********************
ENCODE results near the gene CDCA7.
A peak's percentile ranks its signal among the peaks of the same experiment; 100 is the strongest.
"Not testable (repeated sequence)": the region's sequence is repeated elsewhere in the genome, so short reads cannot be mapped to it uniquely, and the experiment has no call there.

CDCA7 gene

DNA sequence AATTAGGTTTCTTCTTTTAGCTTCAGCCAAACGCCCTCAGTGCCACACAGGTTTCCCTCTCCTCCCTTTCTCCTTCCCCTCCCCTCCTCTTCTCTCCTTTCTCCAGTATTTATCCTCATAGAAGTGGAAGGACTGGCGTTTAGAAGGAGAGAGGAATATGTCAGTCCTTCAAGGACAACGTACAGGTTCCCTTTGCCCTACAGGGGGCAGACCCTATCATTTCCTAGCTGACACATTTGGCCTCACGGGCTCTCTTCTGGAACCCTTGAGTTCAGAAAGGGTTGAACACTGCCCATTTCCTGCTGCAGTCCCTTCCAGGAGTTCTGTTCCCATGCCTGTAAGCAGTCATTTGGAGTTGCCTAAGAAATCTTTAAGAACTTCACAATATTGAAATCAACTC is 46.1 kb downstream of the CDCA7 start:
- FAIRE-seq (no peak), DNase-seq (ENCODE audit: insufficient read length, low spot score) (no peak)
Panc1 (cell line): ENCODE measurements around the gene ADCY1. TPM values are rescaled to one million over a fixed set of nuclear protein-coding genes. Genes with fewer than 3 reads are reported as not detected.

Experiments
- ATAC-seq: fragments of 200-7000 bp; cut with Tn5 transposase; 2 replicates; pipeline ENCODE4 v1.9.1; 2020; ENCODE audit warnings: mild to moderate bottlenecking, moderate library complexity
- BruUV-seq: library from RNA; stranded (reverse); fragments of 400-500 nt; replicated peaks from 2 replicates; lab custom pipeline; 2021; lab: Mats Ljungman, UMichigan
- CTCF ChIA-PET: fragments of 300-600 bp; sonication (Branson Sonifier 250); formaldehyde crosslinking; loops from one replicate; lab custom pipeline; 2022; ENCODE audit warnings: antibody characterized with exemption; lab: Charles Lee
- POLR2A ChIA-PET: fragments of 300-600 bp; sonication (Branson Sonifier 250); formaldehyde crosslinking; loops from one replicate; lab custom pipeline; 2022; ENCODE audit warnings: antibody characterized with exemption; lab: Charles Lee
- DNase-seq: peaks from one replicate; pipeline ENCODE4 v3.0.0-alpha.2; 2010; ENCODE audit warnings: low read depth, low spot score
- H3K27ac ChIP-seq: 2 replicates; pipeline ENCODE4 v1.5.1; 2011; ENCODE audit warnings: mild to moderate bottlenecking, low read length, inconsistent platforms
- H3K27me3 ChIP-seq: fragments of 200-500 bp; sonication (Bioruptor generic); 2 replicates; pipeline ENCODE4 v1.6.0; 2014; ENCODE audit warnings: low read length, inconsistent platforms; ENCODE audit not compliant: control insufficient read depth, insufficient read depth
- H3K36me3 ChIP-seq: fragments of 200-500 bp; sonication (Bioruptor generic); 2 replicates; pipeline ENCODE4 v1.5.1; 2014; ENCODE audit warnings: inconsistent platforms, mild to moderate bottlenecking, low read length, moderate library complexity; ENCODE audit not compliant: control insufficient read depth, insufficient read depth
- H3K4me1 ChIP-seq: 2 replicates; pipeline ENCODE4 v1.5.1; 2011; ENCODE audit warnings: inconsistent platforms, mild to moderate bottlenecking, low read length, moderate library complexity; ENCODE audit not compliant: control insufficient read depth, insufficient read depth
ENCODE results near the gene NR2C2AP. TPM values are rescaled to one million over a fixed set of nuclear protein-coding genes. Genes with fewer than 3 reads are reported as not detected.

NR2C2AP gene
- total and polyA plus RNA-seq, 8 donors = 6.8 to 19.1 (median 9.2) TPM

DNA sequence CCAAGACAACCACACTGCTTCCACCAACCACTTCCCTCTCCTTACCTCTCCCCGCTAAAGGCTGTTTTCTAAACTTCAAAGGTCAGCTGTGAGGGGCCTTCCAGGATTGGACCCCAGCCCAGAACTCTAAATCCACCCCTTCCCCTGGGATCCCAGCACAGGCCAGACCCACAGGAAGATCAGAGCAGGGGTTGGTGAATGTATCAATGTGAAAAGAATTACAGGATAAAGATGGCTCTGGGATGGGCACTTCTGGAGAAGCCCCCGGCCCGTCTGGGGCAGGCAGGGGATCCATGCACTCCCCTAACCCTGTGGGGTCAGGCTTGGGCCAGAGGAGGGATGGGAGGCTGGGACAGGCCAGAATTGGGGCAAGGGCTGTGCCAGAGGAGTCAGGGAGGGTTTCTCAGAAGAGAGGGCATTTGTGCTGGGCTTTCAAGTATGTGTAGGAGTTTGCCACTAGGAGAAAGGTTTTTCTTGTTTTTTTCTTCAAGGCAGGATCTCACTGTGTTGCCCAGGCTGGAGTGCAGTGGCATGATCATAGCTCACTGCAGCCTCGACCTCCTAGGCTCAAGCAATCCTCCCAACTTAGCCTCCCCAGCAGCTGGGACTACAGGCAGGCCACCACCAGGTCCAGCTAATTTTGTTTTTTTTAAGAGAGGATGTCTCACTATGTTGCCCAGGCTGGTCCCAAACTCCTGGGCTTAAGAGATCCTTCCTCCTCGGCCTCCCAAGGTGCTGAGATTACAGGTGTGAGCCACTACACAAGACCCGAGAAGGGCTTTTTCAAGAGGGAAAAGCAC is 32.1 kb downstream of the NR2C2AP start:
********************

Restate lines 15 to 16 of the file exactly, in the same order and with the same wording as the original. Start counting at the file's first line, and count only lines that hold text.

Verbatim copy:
- H3K27me3 ChIP-seq: fragments of 200-500 bp; sonication (Bioruptor generic); 2 replicates; pipeline ENCODE4 v1.6.0; 2014; ENCODE audit warnings: low read length, inconsistent platforms; ENCODE audit not compliant: control insufficient read depth, insufficient read depth
- H3K36me3 ChIP-seq: fragments of 200-500 bp; sonication (Bioruptor generic); 2 replicates; pipeline ENCODE4 v1.5.1; 2014; ENCODE audit warnings: inconsistent platforms, mild to moderate bottlenecking, low read length, moderate library complexity; ENCODE audit not compliant: control insufficient read depth, insufficient read depth